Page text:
On Mon, 30 Jan 1995, Phandaal wrote:
> I've been asked to give a lecture to upper-division college students on
> the controversies and ethical considerations in producing transgenic
> organisms, especially transgenic plants. It's been a while since I gave
> this lecture, and so I was wondering if anybody had any good examples of
> controversies or ethical considerations that I could incorporate into the
I spent a year working in a plant molec bio lab that was being partially
funded by a private company to produce a more fungal resistent
sugarbeet. Technically, it would be a transgenic in that a gene, VERY
closely related to an already present gene, from Arabidopsis was/is to be
introduced into the sugarbeet and overexpressed, thus bolstering the
sugarbeet's fungal resistence. I enjoyed the work very much and saw
absolutely nothing wrong with it. It was making use of an already
existent defensive gene that resides in many plants and simply increasing
its output by using an easy to maniplate gene from a common lab plant.
This sugarbeet will allow, hopefully, less use of chemical fungicides.
You could argue that it will simply apply selective pressure for fungi
to evolve resistence...but then, so does the use of fungicides or natural
defenses. A more resistent fungi will, conversely, select for more
fungal-resistent plants. This can be applied to your first point below too.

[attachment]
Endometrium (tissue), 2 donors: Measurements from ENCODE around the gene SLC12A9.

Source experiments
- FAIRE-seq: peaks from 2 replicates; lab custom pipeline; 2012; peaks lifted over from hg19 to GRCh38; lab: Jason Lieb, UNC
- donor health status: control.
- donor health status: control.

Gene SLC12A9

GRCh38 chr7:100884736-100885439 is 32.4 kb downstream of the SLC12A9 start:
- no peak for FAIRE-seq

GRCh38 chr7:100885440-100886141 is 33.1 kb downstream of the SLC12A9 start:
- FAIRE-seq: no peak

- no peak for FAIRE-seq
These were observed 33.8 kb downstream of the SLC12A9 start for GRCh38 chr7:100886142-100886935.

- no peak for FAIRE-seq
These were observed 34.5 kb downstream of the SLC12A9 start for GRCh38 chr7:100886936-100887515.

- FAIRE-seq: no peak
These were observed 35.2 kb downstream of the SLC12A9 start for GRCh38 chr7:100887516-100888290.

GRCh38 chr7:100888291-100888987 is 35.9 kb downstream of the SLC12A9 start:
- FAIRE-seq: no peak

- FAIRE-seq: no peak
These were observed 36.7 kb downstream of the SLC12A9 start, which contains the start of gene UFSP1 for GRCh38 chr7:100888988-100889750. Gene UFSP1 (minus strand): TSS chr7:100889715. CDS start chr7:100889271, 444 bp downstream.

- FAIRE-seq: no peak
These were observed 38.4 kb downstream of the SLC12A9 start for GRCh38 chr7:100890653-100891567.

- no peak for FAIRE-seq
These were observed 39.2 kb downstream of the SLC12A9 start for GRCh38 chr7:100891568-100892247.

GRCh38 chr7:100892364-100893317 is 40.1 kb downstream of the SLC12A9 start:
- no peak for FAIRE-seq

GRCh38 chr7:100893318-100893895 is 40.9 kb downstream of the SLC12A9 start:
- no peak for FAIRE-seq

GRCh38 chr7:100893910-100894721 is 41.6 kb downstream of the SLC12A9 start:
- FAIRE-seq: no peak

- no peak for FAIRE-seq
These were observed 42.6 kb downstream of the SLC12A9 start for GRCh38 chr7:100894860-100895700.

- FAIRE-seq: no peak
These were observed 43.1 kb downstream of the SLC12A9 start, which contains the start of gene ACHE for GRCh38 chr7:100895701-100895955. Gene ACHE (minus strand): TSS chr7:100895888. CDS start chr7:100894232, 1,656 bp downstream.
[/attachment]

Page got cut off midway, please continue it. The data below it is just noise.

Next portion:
>> Two I can think of off-hand are:
>> 1) introducing insecticidal proteins (such as the Bacillus thuringiensis
> protein) into plants may create resistant insect populations (under the
> force of heavy selection pressure), which could then overrun the resistant
> plants and make worthless the efforts by conventional growers who *use* Bt
> protein as a topical pesticidal spray.
The use of the spray itself puts selective pressure on insects to develop
resistence. The point is moot.
>> 2) altering fatty acid metabolism in oil-crops (like canola) so that they
> produce oils found chiefly in palm and coconut could severely damage the
> palm oil and coconut oil industries in Third World countries... thus
> severely depressing the economies of these already struggling countries.
If business was nice, then companies would never be put out of business.
It may be tough but I could not support artificially supporting a
weakly-based economy by ignoring a possible economic boon here. Any
economy that ties itself to one commodity is *automatically* doomed to bite
it pretty hard. Look at Louisiana and the effects of it having placed
all its economic eggs in the oil business basket -- the state is only now
beginning to recover from over a decade of depressed economy and hard times.